To collect in-depth information regarding cigarette initiation interactions in the early smoking experimentation among male youth in China, twenty focus groups with male teenagers (N = 165) were conducted. Focus group discussions indicated a high prevalence of cigarette initiation among peers, and such initiation often translated into immediate smoking. Of the identified cigarette initiation appeals, “face” and normative pressure appeals were the most difficult to reject. Upon first initiation attempts, more teenagers accepted cigarettes than rejected them. The reasons behind both cigarette initiation and acceptance primarily related to facilitating social interaction. Upon being rejected, initiating teenagers (agents) who insisted on offering cigarettes often gained compliance. Profiles of peer agents were constructed in this study. Key practical implications suggest simultaneously prioritizing efforts to reduce cigarette initiation and encouraging cigarette refusal.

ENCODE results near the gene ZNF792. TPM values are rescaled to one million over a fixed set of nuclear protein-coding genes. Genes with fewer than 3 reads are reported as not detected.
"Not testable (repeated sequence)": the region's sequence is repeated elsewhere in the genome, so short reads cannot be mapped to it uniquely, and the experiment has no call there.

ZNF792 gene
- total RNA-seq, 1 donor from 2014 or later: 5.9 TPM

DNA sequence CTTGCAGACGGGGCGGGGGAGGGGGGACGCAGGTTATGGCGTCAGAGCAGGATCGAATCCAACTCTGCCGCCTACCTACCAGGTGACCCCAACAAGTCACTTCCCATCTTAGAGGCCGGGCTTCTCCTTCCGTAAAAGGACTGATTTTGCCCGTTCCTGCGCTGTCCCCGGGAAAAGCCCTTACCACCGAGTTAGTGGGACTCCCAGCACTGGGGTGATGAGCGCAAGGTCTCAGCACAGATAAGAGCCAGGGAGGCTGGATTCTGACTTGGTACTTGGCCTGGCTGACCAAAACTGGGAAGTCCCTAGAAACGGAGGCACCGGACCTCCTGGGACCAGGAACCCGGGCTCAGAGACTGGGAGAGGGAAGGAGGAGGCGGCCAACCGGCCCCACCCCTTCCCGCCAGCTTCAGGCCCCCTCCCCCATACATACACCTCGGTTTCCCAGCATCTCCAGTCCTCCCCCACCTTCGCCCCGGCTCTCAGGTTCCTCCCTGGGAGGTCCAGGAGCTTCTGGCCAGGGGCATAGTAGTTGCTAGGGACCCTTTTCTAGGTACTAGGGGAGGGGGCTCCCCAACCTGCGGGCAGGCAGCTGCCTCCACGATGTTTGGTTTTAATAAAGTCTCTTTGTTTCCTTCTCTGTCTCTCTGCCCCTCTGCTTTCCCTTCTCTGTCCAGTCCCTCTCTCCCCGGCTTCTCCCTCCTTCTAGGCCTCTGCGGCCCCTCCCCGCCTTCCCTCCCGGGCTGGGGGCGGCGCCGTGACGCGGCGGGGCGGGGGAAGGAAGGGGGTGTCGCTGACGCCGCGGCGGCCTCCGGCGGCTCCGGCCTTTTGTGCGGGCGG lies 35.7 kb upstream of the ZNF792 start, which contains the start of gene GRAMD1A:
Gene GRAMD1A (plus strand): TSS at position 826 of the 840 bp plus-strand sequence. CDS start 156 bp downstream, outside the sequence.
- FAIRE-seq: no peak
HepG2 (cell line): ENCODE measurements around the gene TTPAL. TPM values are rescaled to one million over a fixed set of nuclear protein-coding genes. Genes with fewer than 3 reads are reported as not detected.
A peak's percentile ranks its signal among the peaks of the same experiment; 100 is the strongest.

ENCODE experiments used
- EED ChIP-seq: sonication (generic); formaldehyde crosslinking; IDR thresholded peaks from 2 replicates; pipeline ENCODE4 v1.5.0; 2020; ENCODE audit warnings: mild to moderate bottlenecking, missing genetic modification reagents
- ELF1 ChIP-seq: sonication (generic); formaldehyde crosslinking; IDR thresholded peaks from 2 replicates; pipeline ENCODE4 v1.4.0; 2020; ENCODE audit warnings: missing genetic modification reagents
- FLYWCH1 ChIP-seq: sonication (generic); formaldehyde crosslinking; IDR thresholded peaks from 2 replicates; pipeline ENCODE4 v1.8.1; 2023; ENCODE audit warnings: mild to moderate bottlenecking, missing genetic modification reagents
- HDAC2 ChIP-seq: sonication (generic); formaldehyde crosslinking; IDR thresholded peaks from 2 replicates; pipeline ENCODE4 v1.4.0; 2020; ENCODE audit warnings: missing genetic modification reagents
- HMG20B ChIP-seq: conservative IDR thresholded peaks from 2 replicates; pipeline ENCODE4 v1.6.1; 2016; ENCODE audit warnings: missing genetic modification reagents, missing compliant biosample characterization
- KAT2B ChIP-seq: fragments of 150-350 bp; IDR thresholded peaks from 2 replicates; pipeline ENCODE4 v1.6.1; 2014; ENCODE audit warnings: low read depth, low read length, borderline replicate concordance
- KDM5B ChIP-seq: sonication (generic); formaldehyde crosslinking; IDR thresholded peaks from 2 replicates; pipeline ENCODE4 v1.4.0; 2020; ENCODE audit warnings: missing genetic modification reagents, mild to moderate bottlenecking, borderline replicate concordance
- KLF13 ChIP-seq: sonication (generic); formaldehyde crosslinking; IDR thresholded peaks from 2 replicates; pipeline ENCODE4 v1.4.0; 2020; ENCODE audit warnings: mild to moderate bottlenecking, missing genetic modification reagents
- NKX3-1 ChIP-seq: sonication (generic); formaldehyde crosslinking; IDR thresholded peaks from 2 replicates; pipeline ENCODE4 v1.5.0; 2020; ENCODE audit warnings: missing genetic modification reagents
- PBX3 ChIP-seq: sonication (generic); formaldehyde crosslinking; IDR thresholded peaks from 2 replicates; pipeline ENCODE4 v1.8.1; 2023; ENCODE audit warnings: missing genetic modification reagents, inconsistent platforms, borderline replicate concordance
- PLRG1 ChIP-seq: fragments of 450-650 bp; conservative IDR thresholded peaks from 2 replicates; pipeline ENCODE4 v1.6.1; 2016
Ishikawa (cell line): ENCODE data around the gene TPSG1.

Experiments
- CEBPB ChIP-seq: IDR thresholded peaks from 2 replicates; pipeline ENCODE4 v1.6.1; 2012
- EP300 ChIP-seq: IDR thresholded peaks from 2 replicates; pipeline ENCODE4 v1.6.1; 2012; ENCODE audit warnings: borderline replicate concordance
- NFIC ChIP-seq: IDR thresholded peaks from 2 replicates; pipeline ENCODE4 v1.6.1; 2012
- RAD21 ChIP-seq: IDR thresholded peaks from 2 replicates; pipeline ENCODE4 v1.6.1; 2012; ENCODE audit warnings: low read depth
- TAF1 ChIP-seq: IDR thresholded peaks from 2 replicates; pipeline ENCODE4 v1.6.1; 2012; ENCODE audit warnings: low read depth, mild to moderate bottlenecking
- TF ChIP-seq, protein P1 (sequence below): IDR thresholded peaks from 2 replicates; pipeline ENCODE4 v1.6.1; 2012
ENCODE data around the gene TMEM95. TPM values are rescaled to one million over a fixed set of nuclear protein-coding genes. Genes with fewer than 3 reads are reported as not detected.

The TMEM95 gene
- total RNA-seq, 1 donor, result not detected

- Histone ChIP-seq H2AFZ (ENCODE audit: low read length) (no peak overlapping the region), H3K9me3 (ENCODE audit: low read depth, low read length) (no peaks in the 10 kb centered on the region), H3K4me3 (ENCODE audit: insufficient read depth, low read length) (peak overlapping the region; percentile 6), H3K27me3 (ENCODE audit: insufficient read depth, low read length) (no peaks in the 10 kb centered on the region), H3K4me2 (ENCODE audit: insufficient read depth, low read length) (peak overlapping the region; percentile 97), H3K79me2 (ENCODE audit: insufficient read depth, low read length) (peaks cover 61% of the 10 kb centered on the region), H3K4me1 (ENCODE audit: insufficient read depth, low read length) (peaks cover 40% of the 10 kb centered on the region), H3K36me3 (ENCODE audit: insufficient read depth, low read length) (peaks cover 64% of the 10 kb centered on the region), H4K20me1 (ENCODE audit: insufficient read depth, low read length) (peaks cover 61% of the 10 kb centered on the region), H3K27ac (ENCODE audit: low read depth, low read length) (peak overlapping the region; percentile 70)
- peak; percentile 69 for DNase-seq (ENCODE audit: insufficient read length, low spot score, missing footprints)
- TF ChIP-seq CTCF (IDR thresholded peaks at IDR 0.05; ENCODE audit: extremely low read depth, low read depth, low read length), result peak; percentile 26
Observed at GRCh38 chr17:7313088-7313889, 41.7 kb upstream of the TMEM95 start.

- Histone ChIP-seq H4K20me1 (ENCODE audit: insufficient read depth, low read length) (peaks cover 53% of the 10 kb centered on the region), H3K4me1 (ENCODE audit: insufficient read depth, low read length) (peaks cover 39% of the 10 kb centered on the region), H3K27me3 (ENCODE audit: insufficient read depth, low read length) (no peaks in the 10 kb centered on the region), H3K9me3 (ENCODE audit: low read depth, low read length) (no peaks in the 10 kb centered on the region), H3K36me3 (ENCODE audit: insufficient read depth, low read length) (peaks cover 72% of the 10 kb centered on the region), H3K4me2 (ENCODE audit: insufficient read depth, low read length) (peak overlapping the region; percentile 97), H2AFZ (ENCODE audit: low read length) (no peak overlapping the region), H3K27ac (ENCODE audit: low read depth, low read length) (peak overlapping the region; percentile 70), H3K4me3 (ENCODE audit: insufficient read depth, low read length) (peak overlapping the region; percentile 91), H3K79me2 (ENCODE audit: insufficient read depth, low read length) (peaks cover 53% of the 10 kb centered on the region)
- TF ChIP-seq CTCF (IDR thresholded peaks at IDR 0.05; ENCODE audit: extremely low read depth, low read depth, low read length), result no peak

Scopus Subject Areas
- Health(social science)